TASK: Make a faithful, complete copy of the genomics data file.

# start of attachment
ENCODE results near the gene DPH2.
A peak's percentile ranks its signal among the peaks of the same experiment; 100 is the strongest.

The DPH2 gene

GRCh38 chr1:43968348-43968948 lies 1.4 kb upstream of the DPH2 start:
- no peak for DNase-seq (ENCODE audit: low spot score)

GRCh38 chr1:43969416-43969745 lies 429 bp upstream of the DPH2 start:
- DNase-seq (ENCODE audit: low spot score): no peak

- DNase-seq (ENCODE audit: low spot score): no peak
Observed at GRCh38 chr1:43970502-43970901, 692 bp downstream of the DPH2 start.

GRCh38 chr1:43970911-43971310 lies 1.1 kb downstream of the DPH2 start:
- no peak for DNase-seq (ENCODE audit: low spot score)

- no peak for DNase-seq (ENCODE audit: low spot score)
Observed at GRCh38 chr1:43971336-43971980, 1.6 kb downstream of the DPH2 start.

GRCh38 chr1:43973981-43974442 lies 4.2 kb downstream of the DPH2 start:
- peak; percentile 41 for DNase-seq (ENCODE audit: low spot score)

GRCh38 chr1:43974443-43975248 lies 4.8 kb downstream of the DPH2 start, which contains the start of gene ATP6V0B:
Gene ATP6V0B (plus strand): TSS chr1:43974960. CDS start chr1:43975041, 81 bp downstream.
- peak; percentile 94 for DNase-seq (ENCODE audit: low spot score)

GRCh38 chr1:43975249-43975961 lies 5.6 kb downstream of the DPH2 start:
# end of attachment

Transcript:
ENCODE results near the gene DPH2.
A peak's percentile ranks its signal among the peaks of the same experiment; 100 is the strongest.

The DPH2 gene

GRCh38 chr1:43968348-43968948 lies 1.4 kb upstream of the DPH2 start:
- no peak for DNase-seq (ENCODE audit: low spot score)

GRCh38 chr1:43969416-43969745 lies 429 bp upstream of the DPH2 start:
- DNase-seq (ENCODE audit: low spot score): no peak

- DNase-seq (ENCODE audit: low spot score): no peak
Observed at GRCh38 chr1:43970502-43970901, 692 bp downstream of the DPH2 start.

GRCh38 chr1:43970911-43971310 lies 1.1 kb downstream of the DPH2 start:
- no peak for DNase-seq (ENCODE audit: low spot score)

- no peak for DNase-seq (ENCODE audit: low spot score)
Observed at GRCh38 chr1:43971336-43971980, 1.6 kb downstream of the DPH2 start.

GRCh38 chr1:43973981-43974442 lies 4.2 kb downstream of the DPH2 start:
- peak; percentile 41 for DNase-seq (ENCODE audit: low spot score)

GRCh38 chr1:43974443-43975248 lies 4.8 kb downstream of the DPH2 start, which contains the start of gene ATP6V0B:
Gene ATP6V0B (plus strand): TSS chr1:43974960. CDS start chr1:43975041, 81 bp downstream.
- peak; percentile 94 for DNase-seq (ENCODE audit: low spot score)

GRCh38 chr1:43975249-43975961 lies 5.6 kb downstream of the DPH2 start: